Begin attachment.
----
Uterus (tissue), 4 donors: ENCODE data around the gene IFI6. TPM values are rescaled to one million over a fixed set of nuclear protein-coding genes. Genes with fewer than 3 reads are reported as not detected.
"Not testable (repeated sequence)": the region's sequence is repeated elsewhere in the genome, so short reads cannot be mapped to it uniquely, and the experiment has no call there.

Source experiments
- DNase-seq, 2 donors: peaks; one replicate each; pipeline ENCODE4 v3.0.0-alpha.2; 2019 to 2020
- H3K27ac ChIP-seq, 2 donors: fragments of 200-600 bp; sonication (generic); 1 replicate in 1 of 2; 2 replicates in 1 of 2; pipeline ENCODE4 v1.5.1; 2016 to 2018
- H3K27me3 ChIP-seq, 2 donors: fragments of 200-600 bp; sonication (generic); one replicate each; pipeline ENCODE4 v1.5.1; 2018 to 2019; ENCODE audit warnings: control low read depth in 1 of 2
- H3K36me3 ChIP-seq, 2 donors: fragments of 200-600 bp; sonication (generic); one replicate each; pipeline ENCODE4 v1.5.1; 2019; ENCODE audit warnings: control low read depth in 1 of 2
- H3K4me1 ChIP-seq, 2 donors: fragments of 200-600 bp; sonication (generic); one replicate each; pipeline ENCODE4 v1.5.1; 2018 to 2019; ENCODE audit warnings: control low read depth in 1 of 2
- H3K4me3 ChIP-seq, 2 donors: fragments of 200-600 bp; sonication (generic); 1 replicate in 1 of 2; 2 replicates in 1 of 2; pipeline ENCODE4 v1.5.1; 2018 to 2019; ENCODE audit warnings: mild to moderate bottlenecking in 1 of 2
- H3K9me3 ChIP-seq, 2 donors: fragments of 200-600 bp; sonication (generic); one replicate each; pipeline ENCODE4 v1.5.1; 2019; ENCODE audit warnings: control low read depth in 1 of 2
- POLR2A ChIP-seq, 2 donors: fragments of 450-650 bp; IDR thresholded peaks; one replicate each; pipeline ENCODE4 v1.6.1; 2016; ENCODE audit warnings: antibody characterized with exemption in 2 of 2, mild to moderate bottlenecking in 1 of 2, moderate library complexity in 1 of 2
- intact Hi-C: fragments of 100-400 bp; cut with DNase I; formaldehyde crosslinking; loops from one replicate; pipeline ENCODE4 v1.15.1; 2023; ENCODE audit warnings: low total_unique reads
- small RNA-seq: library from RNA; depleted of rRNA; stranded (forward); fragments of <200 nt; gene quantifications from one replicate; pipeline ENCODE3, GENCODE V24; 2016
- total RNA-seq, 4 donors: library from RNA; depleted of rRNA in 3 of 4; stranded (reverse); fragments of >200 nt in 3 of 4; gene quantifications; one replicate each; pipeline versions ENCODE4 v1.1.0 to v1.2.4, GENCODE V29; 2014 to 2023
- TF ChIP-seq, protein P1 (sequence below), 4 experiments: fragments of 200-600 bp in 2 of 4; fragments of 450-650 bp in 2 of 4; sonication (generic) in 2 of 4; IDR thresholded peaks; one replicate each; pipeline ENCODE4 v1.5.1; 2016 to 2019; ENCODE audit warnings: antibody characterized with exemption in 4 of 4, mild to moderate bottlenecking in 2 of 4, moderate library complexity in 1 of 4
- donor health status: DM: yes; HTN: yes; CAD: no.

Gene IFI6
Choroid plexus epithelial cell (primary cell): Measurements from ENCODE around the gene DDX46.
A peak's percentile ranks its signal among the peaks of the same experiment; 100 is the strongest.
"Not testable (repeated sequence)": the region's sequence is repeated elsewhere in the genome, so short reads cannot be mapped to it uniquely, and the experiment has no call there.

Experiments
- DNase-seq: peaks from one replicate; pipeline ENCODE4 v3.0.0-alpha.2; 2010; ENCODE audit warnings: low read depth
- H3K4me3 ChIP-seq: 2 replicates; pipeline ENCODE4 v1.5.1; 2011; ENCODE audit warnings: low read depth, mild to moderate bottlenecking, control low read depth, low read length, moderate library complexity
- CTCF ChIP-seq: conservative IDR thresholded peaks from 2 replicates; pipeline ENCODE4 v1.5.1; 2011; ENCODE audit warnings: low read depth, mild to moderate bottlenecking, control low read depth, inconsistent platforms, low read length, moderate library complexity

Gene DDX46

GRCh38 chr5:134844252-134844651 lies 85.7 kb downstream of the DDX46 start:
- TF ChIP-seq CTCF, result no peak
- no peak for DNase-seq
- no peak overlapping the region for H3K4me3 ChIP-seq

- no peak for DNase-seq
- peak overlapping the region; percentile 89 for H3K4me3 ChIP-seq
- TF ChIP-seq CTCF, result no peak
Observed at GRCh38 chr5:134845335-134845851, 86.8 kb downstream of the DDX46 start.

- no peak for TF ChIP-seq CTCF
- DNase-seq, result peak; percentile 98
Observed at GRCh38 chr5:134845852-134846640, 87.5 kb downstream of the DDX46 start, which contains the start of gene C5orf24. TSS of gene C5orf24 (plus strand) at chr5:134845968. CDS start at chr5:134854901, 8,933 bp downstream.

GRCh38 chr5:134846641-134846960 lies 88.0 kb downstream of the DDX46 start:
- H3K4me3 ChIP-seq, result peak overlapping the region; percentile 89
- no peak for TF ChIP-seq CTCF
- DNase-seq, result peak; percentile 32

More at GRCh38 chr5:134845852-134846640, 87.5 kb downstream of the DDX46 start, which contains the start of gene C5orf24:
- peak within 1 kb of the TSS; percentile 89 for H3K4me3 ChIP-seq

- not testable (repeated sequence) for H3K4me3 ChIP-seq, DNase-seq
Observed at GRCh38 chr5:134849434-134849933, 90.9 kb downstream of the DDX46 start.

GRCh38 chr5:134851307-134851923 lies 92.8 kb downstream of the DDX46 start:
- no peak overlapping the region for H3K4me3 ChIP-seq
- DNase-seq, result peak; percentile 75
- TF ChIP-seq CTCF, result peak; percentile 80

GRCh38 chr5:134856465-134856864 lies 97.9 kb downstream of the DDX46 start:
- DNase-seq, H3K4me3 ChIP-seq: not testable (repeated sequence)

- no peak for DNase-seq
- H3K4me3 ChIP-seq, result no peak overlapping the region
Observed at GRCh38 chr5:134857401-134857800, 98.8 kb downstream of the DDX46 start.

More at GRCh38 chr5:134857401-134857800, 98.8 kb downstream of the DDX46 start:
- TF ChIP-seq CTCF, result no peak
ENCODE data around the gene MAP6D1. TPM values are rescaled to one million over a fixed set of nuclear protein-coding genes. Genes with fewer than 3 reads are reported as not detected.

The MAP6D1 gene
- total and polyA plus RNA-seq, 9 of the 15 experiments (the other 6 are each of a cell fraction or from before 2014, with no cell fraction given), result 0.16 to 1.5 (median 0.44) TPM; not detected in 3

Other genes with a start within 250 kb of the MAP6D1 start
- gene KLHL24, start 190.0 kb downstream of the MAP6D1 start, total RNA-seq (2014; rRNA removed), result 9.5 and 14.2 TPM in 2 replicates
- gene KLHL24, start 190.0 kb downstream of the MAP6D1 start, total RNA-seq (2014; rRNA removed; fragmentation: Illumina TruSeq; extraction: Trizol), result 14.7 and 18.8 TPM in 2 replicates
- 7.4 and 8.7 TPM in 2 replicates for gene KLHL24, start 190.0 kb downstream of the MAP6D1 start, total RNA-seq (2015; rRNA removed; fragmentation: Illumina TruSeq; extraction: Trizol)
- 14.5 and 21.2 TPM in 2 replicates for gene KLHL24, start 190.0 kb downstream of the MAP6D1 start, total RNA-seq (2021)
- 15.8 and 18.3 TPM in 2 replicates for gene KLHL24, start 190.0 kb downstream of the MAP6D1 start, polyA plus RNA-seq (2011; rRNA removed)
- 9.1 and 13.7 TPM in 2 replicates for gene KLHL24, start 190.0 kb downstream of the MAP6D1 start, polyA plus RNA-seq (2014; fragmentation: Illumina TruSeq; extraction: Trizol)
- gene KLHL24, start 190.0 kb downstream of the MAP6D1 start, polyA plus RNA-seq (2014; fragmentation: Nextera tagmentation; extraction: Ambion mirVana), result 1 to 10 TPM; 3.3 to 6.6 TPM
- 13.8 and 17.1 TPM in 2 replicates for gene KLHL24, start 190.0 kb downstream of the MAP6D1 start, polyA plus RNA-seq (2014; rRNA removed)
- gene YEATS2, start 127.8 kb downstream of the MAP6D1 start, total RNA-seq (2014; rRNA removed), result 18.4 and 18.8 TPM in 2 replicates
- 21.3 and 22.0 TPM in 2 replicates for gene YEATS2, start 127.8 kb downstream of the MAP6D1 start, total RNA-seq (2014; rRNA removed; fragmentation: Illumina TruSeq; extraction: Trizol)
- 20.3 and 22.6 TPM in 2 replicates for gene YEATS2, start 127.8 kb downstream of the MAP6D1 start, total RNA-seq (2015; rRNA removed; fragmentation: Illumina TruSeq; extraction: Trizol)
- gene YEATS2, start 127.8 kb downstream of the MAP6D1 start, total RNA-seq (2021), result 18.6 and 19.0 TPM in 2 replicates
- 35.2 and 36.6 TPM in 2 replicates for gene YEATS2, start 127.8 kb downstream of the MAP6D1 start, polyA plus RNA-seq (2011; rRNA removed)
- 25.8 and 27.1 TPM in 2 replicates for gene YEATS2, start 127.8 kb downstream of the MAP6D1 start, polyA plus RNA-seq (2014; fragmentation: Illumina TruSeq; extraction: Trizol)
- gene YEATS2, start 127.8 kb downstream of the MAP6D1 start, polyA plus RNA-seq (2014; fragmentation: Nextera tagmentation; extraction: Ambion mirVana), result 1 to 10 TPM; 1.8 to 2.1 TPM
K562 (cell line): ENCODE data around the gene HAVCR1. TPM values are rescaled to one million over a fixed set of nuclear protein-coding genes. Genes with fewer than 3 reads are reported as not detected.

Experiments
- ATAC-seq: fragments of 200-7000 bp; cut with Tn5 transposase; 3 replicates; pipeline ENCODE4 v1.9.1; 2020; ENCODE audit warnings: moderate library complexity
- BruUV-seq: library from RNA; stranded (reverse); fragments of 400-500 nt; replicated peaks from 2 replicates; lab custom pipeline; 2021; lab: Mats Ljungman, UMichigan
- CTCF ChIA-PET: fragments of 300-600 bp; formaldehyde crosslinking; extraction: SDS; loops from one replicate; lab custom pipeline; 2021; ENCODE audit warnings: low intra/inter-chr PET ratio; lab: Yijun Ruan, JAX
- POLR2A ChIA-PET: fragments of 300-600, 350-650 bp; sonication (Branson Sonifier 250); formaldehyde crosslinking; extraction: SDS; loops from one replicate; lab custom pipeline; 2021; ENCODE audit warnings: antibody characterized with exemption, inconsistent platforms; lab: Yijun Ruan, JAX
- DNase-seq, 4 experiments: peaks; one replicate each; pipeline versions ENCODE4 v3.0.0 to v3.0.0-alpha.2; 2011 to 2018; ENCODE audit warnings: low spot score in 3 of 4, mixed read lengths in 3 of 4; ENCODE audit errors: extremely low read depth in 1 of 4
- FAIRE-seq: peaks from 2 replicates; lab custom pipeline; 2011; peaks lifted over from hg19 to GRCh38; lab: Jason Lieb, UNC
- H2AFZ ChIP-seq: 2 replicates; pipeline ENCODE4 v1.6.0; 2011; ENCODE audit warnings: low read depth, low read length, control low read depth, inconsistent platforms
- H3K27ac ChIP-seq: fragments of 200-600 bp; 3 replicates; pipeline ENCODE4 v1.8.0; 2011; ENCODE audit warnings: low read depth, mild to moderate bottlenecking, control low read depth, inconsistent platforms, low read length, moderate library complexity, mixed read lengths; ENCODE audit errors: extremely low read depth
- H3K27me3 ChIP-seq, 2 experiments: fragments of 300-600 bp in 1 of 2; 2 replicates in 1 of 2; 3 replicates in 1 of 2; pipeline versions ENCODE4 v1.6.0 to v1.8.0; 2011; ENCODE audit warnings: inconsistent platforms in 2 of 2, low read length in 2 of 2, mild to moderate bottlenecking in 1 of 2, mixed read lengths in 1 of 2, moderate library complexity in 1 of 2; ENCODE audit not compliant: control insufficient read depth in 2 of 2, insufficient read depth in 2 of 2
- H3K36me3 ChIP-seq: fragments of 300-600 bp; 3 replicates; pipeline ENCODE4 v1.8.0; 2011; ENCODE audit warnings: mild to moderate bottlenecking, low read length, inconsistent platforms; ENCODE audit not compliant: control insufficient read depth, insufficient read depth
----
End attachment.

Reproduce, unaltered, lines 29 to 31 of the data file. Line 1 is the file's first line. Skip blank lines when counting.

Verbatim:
- no peak overlapping the region for H3K4me3 ChIP-seq

- no peak for DNase-seq
- peak overlapping the region; percentile 89 for H3K4me3 ChIP-seq